koded/session

A session library with custom handlers and php.ini support

1.1.0 2019-12-10 22:19 UTC

This package is auto-updated.

Last update: 2024-06-05 03:07:37 UTC


README

Latest Stable Version Build Status Code Coverage Scrutinizer Code Quality Minimum PHP Version Software license

The library relies on the php.ini settings. Every session ini directive can be reset with the Koded\Session\SessionConfiguration object.

Refer to php.ini session directives: http://php.net/manual/en/session.security.ini.php

Usage

The session is started automatically by using one of the 2 methods:

app configuration

[
    'session' => [
        // your ini "session." overwrites, without "session." prefix
    ]
]

or using a SessionMiddleware

include this middleware class in your middleware stack

// your middleware stack
$middleware = [
    SessionMiddleware::class
];

Session class and function

session()->get('key');
session()->set('key', 'value');
// etc.

The session class can be instantiated and used, but the function session() is recommended instead an instance of Session class.

Handlers Configuration

The bare minimum is to define the handler you want to use for the session:

// in your configuration file

return [
    'session' => [
        'save_handler' => 'redis | memcache'
    ]
]

If you do not choose one of the Redis or Memcached, it defaults to files handler which is the PHP's default session mechanism.

However, the files handler might not be desirable if your application runs in Docker, Kubernetes, distributed environment, etc.

The best choice for PHP sessions is Redis in almost all situations.

WARNING: Memcached may drop the session data, because it's nature. Use it with caution!

Redis handler

[
    'session' => [
        'save_handler' => 'redis'
        
        // OPTIONAL, these are the defaults
        'host' => 'localhost',
        'port' => 6379,
        'timeout' => 0.0,
        'retry' => 0,
        'db' => 0,
        
        'prefix' => 'sess:',
        'serializer' => 'php', // or "json"
        'binary' => false,     // TRUE for igbinary
    ]
]

A typical Redis settings:

  • 1 server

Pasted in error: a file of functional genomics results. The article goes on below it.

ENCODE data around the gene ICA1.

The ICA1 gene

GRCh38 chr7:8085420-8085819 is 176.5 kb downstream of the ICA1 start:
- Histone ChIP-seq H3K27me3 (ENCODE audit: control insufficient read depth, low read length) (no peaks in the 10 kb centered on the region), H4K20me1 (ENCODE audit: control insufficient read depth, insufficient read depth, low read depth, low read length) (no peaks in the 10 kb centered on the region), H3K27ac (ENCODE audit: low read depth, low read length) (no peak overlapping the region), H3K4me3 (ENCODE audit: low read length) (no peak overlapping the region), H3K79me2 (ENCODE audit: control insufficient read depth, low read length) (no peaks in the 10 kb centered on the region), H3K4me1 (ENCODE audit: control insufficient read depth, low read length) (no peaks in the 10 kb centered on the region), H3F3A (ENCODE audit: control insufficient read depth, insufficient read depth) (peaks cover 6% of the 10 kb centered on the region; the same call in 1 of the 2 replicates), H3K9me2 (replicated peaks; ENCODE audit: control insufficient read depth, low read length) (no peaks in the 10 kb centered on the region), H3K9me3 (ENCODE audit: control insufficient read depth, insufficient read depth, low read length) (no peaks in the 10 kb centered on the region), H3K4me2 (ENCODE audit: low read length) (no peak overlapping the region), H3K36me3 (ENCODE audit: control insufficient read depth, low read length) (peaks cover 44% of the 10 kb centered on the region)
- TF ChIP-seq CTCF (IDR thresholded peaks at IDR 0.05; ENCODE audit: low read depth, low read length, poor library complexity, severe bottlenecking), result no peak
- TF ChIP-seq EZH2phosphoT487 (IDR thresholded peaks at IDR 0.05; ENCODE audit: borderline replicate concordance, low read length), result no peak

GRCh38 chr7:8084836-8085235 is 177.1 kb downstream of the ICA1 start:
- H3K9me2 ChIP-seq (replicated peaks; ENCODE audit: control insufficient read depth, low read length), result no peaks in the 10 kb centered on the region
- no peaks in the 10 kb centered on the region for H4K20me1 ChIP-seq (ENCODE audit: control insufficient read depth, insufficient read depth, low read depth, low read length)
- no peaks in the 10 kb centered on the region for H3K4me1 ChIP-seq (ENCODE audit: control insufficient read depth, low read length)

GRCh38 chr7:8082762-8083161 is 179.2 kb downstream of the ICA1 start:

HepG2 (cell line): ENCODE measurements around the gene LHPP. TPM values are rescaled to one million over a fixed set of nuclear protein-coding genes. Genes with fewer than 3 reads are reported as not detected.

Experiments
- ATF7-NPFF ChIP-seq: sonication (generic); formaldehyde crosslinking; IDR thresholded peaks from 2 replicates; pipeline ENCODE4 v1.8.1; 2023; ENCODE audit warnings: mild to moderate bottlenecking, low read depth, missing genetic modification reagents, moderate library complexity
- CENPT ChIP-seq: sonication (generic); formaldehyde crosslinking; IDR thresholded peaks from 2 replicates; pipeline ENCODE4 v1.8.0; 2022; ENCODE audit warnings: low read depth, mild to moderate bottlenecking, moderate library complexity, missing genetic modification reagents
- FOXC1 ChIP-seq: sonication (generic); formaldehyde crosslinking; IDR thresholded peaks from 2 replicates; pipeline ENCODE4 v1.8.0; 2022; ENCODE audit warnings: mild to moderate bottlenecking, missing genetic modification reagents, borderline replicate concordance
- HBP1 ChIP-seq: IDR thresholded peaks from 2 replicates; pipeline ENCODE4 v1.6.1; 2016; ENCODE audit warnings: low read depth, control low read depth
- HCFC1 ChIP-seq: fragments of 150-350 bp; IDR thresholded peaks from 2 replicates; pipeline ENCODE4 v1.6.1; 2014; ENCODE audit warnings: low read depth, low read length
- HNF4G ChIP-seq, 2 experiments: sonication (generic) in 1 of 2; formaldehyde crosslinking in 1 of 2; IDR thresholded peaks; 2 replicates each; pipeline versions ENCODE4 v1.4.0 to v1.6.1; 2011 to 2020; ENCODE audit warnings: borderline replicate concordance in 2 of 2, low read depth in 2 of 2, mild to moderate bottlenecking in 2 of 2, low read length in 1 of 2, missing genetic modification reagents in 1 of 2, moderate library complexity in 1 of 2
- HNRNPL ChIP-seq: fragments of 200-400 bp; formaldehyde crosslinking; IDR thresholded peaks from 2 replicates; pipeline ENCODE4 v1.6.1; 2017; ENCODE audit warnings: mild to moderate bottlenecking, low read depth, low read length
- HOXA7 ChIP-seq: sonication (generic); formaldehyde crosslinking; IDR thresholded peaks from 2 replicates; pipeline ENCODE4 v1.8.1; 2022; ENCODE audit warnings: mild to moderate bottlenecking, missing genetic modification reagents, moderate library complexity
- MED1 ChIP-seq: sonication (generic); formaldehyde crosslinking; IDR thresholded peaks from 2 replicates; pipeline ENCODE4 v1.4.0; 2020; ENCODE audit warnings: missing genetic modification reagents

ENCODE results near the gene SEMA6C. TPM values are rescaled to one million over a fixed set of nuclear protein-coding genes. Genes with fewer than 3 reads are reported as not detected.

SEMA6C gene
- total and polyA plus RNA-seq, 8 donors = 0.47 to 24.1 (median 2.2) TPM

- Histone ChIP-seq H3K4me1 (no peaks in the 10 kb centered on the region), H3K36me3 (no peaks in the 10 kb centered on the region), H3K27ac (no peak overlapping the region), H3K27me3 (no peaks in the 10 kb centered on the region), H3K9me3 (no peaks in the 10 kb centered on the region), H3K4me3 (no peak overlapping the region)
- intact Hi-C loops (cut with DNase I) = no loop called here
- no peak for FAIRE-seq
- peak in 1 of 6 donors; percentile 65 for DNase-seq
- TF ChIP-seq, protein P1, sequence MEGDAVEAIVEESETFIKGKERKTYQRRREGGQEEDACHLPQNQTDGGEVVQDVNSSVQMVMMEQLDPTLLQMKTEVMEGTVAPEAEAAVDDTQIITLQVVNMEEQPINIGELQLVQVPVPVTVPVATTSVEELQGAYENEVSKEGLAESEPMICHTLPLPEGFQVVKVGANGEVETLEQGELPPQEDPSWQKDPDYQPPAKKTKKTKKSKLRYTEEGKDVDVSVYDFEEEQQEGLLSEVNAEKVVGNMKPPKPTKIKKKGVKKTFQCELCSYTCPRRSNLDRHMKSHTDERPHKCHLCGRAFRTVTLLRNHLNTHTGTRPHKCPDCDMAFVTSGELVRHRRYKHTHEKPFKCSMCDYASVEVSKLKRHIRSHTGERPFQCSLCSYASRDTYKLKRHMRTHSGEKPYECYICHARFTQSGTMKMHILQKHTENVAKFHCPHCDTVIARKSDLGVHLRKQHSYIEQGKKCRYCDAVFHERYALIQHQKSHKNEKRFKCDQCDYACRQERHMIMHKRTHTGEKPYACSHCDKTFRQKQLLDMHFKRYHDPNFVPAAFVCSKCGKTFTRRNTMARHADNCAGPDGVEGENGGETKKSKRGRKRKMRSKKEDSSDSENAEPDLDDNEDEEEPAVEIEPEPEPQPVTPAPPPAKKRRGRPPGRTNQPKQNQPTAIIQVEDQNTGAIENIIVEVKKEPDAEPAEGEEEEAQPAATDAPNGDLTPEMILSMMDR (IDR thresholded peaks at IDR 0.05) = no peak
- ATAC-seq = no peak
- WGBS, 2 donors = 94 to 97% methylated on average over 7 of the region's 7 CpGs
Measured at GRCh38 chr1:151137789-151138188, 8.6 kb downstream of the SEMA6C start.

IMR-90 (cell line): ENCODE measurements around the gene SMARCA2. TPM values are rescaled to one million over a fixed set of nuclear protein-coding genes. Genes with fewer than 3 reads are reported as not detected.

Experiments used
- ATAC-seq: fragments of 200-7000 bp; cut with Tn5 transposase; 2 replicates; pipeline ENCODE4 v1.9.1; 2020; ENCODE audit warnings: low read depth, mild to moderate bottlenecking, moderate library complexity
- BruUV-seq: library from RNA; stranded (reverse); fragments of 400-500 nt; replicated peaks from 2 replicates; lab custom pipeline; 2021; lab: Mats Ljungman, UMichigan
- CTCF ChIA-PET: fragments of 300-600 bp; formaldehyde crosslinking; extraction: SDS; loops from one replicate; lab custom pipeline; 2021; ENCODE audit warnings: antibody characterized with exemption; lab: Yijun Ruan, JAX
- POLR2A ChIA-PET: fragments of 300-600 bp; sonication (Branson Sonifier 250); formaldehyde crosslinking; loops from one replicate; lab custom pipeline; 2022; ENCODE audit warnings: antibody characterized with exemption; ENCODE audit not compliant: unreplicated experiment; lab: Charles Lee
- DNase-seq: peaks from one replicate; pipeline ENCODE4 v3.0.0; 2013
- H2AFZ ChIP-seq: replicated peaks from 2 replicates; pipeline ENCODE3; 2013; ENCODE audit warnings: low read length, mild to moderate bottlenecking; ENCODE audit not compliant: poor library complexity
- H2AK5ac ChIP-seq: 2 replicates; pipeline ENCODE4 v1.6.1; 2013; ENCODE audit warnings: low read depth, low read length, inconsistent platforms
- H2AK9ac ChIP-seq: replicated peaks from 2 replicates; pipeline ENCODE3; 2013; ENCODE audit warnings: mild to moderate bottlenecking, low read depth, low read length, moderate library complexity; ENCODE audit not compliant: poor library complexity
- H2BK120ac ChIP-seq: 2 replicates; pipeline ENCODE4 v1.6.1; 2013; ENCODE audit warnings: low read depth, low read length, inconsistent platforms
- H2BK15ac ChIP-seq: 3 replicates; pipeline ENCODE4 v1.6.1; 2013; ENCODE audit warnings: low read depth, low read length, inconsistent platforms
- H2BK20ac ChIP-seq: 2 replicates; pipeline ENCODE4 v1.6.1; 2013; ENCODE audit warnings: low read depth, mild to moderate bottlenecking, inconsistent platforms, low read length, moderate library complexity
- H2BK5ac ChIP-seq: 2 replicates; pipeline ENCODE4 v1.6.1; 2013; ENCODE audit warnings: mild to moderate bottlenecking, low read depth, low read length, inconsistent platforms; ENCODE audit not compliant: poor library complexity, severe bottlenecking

• application + redis on the same machine
  • Redis (127.0.0.1:6379)
  • no auth (Redis is not available from outside)
[
    'session' => [
        'save_handler' => 'redis',
        'name'         => 'session-name',
        'prefix'       => 'sess:',

        // isolate the session data in other db
        'db'           => 1
    ]
]

To support huge volumes you need a good sysadmin skills and wast knowledge to set the Redis server(s).

Memcached handler

[
    'session' => [
        'save_handler' => 'memcached',
        
        // OPTIONAL: defaults to ['127.0.0.1', 11211]
        // If you have multiple memcached servers
        'servers' => [
            ['127.0.0.1', 11211],
            ['127.0.0.1', 11212],
            ['127.0.0.2']
            ...
        ],
        
        // OPTIONAL: the options are not mandatory
        'options' => [
            ...
        ]
    ]
]

A typical Memcached settings:

  • 1 server
  • application + memcached on the same machine
  • Memcached (127.0.0.1:11211)
[
    'session' => [
        'save_handler' => 'memcached',
        'name'         => 'session-name',
        'prefix'       => 'sess.'
    ]
]

To support huge amount of users you need a decent amounts of RAM on your servers. But Memcached is a master technology for this, so you should be fine.

Files handler

This one is not recommended for any serious business. It's fine only for small projects.

All session directives are copied from php.ini.

[
    'session' => [
        // OPTIONAL: defaults to "session_save_path()"
        // the path where to store the session data
        'save_path' => '/var/www/sessions',
        'serialize_handler' => 'php'
    ]
]

A typical native PHP session settings:

[
    'session' => [
        // really nothing,
        // skip this section in your configuration
    ]
]

You cannot use this handler if you've scaled your application, because the session data will most likely be handled randomly on a different instance for every HTTP request.